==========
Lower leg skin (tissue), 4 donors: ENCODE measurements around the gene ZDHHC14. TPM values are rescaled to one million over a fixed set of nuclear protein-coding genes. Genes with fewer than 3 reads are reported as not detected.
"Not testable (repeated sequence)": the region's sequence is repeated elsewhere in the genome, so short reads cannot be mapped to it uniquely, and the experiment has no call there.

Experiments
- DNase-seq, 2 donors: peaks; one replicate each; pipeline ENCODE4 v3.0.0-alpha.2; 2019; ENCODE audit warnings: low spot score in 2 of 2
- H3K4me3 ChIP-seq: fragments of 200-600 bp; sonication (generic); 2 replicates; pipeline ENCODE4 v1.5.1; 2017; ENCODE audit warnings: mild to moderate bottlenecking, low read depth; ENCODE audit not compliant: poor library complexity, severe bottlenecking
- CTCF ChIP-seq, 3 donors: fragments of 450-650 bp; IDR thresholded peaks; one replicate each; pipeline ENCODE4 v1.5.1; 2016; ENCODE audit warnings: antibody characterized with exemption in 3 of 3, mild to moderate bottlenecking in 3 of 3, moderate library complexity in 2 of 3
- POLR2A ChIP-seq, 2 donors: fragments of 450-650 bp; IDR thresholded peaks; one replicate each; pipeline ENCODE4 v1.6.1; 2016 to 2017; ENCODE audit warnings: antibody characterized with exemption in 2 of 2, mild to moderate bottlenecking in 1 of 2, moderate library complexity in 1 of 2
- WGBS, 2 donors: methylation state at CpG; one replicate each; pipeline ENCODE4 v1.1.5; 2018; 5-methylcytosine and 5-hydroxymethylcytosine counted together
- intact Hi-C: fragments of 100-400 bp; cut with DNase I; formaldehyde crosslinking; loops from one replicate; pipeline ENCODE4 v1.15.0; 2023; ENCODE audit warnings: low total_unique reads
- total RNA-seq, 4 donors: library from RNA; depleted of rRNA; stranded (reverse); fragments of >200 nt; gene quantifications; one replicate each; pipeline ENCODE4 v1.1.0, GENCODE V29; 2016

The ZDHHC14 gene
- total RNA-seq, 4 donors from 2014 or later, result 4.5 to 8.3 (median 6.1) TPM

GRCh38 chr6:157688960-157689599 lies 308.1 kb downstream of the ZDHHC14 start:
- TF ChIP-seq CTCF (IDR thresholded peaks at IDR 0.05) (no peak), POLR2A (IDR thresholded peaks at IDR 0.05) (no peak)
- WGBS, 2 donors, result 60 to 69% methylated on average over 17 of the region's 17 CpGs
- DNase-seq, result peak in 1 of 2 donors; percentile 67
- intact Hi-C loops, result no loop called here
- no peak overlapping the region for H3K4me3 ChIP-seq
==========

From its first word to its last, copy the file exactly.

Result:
Lower leg skin (tissue), 4 donors: ENCODE measurements around the gene ZDHHC14. TPM values are rescaled to one million over a fixed set of nuclear protein-coding genes. Genes with fewer than 3 reads are reported as not detected.
"Not testable (repeated sequence)": the region's sequence is repeated elsewhere in the genome, so short reads cannot be mapped to it uniquely, and the experiment has no call there.

Experiments
- DNase-seq, 2 donors: peaks; one replicate each; pipeline ENCODE4 v3.0.0-alpha.2; 2019; ENCODE audit warnings: low spot score in 2 of 2
- H3K4me3 ChIP-seq: fragments of 200-600 bp; sonication (generic); 2 replicates; pipeline ENCODE4 v1.5.1; 2017; ENCODE audit warnings: mild to moderate bottlenecking, low read depth; ENCODE audit not compliant: poor library complexity, severe bottlenecking
- CTCF ChIP-seq, 3 donors: fragments of 450-650 bp; IDR thresholded peaks; one replicate each; pipeline ENCODE4 v1.5.1; 2016; ENCODE audit warnings: antibody characterized with exemption in 3 of 3, mild to moderate bottlenecking in 3 of 3, moderate library complexity in 2 of 3
- POLR2A ChIP-seq, 2 donors: fragments of 450-650 bp; IDR thresholded peaks; one replicate each; pipeline ENCODE4 v1.6.1; 2016 to 2017; ENCODE audit warnings: antibody characterized with exemption in 2 of 2, mild to moderate bottlenecking in 1 of 2, moderate library complexity in 1 of 2
- WGBS, 2 donors: methylation state at CpG; one replicate each; pipeline ENCODE4 v1.1.5; 2018; 5-methylcytosine and 5-hydroxymethylcytosine counted together
- intact Hi-C: fragments of 100-400 bp; cut with DNase I; formaldehyde crosslinking; loops from one replicate; pipeline ENCODE4 v1.15.0; 2023; ENCODE audit warnings: low total_unique reads
- total RNA-seq, 4 donors: library from RNA; depleted of rRNA; stranded (reverse); fragments of >200 nt; gene quantifications; one replicate each; pipeline ENCODE4 v1.1.0, GENCODE V29; 2016

The ZDHHC14 gene
- total RNA-seq, 4 donors from 2014 or later, result 4.5 to 8.3 (median 6.1) TPM

GRCh38 chr6:157688960-157689599 lies 308.1 kb downstream of the ZDHHC14 start:
- TF ChIP-seq CTCF (IDR thresholded peaks at IDR 0.05) (no peak), POLR2A (IDR thresholded peaks at IDR 0.05) (no peak)
- WGBS, 2 donors, result 60 to 69% methylated on average over 17 of the region's 17 CpGs
- DNase-seq, result peak in 1 of 2 donors; percentile 67
- intact Hi-C loops, result no loop called here
- no peak overlapping the region for H3K4me3 ChIP-seq